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240; “the conditions reigning in the Kingdom’s prisons were always bleak. In the city of Naples the prisons were located mainly in places belonging to private estates, and the jailers paid rent to the private owners; to bear this cost they demanded payment of a certain sum by the prisoners ... [I]t is to be noted that the food supplied to the prisoners in 1601 was calculated at the rate of about four grana a day”. 39. , Visitatori del Viceregno di Napoli, Bari, Tipografia del Sud, 1974, passim.
After the first years of largescale intervention by the Jesuit fathers, a gradual rift came about between the spiritual side of the assistance, which they remained in charge of, and the formal control of the Prison, which came within the competence of the Vicaria Tribunal. 33 Together with these instructions of a general nature regarding prison surveillance, there were also Instructions for running the infirmary: the doctor was ordered to visit the prison twice a day to respond to any immediate need to hospitalize the sick; the “spezieria”, or apothecary’s store, was to be kept under constant watch to ensure that all the necessary medicines were there, while convalescents were to be kept in the infirmary until completely cured to prevent relapse or further contagion.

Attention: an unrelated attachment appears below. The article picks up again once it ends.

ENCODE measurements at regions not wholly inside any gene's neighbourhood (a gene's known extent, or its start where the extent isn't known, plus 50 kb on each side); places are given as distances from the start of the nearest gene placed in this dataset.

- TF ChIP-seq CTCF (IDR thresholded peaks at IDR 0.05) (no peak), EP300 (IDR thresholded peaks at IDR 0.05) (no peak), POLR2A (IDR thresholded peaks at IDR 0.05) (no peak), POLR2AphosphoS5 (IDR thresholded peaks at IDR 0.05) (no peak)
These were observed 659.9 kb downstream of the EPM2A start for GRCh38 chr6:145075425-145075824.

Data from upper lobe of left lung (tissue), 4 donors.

17. 22. , The Cost of Empire: The Finances of the Kingdom of Naples in the Time of Spanish Rule, Cambridge: Cambridge University Press, 2001, p. 37. 23. , “Trends and Problems in Neapolitan History in the Age of Charles V”, in Calabria, A. A. Marino, eds, Good Government in Spanish Naples, New York, NY: Lang, 1990, pp. 43–44. See also his Alla periferia dell’impero. Il Regno di Napoli nel periodo Spagnolo (secoli xvi–xvii), Turin: Einaudi, 1994. 24. , 1989, p. 90; as Elliott has observed elsewhere, Neapolitan elites enjoyed “substantial leverage, which could be used on the one hand to exert pressure on the crown, and on the other to extend their social and economic dominance over their own communities”.